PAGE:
Although simulation-based studies have mentioned that it is an effective teaching method for conceptual development in science as well as formative assessment strategy, and hypothesized it would have beneficial impact on conceptual change, only a few studies focused on how to integrate formative assessment and SimIn to enhance conceptual learning in science. For examples, Kowalski and Kowalski (2013) implemented interactive simulation combined with real-time formative assessment in a junior level electromagnetic engineering physics course, and they reported that students were indeed more curious than they appeared to be in class, and students participated more fully even without extrinsic motivation. Chiu and Linn (2014) investigated the impact of a visualization-enhanced inquiry unit that was implemented in Web-based Inquiry Science Environment (WISE). They integrated formative assessment as a pedagogical tool for knowledge integration, and they found an advantage of the inquiry unit in consolidating students’ understanding regarding connections among molecular, observable, and symbolic representations of chemical reactions. Besides, Quellmalz et al. (2012) employed science simulation as a tool for computer-assisted formative assessment in an inquiry investigation, and they found that this method can permit assessment of inquiry-based knowledge and standards in science learning. Based on our review of the literature, we found that no study has, at yet, particularly investigated the effect of formative assessment strategy into a context of SimIn learning process for students’ conceptual development and conceptual change. We believed it is important to discover an emerging effective conceptual change strategy that may enhance students’ learning of science concepts.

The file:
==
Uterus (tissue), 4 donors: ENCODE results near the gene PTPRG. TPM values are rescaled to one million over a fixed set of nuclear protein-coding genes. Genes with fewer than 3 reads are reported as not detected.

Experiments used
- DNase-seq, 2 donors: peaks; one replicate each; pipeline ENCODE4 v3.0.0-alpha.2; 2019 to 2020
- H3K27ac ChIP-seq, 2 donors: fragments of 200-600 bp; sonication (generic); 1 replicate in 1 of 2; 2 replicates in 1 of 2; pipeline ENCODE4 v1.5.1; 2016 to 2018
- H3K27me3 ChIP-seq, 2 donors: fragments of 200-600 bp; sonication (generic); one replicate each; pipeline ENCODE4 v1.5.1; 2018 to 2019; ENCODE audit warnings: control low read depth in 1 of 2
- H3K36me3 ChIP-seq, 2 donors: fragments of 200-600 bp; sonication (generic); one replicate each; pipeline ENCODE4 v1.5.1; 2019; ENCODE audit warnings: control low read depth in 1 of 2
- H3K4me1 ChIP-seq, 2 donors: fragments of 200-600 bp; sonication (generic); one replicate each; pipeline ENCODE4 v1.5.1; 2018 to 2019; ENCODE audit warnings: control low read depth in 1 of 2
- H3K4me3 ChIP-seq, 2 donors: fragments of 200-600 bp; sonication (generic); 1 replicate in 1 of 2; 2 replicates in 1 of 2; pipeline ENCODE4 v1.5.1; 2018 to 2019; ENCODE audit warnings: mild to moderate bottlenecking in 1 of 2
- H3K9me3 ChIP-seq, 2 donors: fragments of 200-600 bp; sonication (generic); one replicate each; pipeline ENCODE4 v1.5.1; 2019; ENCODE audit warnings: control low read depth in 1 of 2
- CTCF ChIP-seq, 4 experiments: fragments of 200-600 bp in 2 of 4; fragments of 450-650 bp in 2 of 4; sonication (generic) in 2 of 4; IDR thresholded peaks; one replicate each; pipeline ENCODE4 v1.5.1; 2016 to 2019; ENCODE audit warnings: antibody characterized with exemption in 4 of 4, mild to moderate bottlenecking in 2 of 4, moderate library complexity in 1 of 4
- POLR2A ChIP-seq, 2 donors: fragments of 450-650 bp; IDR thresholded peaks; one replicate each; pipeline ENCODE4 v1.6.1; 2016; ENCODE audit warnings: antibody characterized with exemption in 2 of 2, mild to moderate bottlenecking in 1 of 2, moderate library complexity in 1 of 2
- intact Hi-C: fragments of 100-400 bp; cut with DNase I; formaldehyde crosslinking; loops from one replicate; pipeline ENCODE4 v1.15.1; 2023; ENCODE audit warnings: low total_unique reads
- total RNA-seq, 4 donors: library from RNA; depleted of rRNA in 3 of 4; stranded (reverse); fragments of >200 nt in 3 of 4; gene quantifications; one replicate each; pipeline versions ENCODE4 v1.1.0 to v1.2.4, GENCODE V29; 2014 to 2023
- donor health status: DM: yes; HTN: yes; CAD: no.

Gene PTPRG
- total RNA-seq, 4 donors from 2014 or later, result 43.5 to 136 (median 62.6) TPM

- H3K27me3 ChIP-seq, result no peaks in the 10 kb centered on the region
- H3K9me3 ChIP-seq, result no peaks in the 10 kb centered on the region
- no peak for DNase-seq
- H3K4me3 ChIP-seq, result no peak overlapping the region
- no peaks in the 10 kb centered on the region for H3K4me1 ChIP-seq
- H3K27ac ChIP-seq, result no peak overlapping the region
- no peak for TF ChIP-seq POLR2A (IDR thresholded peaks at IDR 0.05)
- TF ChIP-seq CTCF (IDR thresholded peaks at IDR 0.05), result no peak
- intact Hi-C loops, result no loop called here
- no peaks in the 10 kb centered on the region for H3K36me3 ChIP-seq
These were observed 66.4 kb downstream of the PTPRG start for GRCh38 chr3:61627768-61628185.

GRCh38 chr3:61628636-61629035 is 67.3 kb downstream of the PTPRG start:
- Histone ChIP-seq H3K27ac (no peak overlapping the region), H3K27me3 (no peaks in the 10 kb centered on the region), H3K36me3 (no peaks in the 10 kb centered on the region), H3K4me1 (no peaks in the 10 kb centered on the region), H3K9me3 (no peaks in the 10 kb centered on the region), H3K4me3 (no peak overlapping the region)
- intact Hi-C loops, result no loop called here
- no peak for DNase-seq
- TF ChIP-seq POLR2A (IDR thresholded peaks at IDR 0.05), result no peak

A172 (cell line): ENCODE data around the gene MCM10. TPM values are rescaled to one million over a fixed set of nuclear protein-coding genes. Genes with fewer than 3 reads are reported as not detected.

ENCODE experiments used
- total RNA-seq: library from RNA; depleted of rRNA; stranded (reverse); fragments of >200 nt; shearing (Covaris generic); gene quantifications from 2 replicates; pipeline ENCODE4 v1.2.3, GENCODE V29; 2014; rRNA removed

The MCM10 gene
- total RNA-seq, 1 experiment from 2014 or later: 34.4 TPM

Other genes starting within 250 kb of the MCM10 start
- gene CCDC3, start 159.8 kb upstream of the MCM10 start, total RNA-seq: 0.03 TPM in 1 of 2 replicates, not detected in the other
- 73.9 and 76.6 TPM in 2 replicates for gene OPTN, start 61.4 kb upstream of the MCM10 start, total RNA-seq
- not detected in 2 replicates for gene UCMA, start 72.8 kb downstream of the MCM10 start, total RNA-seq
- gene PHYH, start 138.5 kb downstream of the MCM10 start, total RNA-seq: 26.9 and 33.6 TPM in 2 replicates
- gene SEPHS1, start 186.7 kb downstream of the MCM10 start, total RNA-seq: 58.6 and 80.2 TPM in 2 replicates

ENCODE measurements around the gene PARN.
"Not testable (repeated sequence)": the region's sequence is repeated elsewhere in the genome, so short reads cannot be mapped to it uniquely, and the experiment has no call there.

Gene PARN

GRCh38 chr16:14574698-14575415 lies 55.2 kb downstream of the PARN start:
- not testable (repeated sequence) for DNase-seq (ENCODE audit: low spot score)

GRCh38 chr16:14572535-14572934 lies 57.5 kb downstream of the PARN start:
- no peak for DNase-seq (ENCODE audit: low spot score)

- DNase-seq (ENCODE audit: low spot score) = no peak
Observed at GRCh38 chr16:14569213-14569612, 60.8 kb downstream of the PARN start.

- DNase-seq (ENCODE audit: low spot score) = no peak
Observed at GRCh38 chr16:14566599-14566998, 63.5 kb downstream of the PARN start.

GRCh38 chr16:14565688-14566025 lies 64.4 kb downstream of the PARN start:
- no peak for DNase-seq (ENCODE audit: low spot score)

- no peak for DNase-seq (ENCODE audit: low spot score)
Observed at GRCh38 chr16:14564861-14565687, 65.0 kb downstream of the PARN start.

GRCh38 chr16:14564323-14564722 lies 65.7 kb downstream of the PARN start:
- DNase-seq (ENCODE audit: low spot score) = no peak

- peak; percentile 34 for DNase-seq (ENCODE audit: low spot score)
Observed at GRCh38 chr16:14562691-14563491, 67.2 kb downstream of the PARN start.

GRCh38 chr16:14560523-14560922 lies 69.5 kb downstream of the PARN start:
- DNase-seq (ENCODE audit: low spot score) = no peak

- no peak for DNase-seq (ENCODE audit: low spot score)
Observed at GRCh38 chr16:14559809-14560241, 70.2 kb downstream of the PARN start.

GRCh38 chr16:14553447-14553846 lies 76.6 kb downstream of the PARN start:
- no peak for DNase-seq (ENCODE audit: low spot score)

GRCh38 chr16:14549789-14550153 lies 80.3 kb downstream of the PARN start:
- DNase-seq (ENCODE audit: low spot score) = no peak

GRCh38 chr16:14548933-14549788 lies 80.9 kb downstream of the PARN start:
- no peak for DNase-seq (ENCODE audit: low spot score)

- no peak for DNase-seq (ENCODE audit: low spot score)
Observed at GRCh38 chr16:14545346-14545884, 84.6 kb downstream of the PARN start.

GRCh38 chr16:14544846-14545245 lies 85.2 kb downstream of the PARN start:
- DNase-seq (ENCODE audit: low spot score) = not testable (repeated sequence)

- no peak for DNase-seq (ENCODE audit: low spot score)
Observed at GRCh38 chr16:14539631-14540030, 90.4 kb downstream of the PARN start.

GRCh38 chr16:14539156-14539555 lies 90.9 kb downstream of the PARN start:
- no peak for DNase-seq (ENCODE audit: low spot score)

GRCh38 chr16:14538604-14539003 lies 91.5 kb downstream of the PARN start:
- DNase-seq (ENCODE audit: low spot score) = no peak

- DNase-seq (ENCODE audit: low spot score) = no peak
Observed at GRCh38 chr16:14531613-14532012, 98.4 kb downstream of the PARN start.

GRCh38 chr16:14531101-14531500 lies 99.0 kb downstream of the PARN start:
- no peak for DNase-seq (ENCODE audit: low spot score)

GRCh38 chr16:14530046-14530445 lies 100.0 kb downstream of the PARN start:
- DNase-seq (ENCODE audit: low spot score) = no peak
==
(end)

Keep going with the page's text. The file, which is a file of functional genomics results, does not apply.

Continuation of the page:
Theoretical background

Simulations